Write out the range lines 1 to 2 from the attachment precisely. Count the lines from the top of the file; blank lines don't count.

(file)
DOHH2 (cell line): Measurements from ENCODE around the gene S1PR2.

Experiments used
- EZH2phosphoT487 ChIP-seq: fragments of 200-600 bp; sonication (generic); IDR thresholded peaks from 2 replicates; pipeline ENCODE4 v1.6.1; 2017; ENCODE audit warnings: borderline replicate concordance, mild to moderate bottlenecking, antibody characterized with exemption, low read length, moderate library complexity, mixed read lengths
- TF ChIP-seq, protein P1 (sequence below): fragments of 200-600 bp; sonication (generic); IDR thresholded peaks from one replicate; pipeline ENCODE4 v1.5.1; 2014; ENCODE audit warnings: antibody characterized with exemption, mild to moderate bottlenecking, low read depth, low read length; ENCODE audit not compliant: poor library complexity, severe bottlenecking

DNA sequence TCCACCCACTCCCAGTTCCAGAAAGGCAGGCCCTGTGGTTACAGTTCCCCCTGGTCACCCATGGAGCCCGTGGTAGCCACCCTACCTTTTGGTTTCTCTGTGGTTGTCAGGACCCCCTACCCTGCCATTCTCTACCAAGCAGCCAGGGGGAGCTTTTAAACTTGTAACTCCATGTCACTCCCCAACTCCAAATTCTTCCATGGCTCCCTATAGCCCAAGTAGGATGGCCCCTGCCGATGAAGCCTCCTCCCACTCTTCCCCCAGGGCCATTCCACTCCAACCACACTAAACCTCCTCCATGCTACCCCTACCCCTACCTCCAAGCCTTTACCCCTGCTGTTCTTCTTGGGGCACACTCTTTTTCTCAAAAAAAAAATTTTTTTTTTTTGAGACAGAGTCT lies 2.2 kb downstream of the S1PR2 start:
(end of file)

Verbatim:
DOHH2 (cell line): Measurements from ENCODE around the gene S1PR2.

Experiments used